Photo by: White House photo.

June 11, 2020; CNN, “Politics”

Even as Trump was threatening the mayor of Seattle via Twitter yesterday, telling her to take her city back from domestic terrorists as she told him to go back to his bunker, General Mark Milley, the chair of the Joint Chiefs of Staff, admitted that he made a mistake in appearing with the president in Lafayette Square, where peaceful protesters were attacked with rubber bullets and smoking cannisters by police in full riot gear.

“I should not have been there,” he said, explaining that his presence “created a perception of the military involved in domestic politics.”

It did not help, of course, that he was wearing his full combat uniform at the time.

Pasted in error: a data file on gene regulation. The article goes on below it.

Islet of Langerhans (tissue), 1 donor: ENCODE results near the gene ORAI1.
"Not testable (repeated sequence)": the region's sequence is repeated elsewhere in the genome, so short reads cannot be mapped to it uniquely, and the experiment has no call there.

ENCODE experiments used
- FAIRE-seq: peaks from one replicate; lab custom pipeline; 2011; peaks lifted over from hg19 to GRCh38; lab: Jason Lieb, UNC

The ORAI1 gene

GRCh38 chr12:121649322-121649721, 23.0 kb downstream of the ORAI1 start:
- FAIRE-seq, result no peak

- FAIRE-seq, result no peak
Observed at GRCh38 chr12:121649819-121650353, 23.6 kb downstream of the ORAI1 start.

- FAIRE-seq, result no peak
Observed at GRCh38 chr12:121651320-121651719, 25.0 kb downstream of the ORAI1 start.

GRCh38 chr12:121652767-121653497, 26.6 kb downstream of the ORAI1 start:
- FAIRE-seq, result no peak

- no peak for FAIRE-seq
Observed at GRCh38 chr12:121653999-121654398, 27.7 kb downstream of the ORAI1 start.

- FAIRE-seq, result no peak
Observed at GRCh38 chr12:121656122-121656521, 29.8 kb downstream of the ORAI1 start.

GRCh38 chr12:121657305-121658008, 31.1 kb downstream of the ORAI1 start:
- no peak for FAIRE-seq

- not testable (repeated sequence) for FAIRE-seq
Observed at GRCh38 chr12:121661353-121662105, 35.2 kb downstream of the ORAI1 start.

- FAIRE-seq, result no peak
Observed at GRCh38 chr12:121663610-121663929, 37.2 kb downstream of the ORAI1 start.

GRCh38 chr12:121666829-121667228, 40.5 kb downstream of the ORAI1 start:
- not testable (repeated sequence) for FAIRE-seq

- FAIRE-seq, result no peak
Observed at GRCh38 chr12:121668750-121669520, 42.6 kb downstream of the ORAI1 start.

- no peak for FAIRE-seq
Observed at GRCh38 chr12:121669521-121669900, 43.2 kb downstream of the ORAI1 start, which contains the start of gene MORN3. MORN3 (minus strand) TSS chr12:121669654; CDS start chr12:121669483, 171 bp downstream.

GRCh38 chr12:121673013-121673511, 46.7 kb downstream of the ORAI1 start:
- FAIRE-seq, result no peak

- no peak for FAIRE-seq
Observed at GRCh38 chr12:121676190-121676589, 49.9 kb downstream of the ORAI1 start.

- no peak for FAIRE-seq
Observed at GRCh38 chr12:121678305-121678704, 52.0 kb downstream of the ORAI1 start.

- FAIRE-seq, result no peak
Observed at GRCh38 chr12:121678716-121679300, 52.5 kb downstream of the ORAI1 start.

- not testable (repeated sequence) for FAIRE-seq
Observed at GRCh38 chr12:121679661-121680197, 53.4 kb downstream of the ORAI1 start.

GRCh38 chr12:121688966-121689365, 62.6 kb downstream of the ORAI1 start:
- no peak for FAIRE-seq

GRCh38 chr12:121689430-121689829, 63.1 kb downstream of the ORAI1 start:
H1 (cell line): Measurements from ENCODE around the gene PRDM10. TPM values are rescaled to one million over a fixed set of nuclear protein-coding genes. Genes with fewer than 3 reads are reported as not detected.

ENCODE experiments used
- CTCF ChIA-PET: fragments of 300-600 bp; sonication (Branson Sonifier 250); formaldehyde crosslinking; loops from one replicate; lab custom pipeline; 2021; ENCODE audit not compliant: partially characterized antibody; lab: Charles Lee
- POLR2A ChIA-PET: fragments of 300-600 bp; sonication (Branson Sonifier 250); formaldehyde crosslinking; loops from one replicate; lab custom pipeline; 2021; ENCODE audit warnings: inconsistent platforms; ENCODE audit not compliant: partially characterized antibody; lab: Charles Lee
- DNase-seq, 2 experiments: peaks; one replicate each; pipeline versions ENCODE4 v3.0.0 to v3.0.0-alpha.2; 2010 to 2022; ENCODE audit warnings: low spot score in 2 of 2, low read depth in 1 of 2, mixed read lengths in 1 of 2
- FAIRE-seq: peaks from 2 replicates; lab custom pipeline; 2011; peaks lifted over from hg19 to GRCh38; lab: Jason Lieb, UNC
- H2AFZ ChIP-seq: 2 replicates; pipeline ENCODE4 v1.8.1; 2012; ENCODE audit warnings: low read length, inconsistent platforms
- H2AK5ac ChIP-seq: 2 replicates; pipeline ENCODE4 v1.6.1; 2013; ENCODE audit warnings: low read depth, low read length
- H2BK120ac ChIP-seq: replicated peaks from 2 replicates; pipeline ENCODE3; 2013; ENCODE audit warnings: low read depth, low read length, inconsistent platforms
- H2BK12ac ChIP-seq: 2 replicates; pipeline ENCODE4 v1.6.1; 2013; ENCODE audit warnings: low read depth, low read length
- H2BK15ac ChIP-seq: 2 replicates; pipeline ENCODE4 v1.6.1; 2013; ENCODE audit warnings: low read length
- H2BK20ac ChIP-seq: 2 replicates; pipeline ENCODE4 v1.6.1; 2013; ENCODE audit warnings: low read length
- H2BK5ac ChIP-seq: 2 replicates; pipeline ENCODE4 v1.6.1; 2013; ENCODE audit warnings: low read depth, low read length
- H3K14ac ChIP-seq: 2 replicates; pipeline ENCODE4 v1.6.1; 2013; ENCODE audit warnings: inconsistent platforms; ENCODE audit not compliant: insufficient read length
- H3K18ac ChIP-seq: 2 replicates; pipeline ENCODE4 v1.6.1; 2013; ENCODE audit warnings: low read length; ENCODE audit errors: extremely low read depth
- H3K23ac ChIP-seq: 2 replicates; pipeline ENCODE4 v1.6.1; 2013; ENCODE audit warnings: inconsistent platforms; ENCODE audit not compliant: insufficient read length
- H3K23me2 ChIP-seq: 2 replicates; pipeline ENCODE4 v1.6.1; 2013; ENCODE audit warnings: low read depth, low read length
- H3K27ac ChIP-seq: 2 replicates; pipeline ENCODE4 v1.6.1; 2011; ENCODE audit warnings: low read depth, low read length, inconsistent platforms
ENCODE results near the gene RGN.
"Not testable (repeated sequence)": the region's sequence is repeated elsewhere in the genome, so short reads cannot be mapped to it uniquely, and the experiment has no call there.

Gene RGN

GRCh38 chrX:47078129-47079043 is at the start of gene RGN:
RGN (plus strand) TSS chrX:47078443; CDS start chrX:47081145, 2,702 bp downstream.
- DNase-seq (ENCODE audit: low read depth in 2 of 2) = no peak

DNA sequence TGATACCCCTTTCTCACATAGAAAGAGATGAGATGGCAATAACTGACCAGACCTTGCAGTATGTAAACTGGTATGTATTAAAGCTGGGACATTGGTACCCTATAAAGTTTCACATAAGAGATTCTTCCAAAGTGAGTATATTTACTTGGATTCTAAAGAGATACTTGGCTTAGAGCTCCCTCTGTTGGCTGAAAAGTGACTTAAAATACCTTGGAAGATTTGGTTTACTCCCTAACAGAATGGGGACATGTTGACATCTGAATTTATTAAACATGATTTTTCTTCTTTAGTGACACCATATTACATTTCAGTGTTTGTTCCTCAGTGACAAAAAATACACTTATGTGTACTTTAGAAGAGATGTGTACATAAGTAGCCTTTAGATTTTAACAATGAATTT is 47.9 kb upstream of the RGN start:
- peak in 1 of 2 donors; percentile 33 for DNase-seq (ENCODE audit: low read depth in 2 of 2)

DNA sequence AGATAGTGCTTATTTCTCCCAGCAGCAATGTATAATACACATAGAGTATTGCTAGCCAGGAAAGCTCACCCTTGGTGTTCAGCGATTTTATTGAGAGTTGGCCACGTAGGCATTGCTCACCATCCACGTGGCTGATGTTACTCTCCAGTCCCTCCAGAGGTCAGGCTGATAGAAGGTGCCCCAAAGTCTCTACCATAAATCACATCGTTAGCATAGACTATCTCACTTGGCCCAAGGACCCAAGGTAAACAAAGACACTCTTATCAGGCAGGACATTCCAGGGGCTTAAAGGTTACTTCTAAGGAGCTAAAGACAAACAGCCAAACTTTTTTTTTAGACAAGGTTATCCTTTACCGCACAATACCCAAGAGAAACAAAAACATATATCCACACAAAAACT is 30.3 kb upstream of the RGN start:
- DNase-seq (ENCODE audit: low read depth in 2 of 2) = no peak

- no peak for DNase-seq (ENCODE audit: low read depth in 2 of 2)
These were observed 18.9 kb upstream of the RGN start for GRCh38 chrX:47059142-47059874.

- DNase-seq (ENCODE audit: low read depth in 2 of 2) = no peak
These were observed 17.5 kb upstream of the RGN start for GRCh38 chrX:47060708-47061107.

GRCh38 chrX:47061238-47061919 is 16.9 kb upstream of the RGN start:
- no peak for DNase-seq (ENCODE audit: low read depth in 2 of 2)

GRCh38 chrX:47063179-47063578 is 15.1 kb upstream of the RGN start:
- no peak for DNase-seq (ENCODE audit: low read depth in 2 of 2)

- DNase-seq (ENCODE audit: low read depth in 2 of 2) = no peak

“As senior leaders, everything you do will be closely watched,” Milley said in a speech to a group of graduates from the National Defense University. “And I am not immune.”

Reportedly, neither Milley nor Defense Secretary Mark Esper were aware of the decision to clear the square; instead, both had been brought to the White House to brief the president on the use of military force in cases of civil disturbances.

Meanwhile, the New York Times describes the allegedly “dangerous activity” going on in Seattle’s Capitol Hill Autonomous Zone.

What has emerged is an experiment in life without the police—part street festival, part commune. Hundreds have gathered to hear speeches, poetry and music. On Tuesday night, dozens of people sat in the middle of an intersection to watch “13th,” the Ava DuVernay film about the criminal justice system’s impact on African-Americans. On Wednesday, children made chalk drawings in the street.

—Ruth McCambridge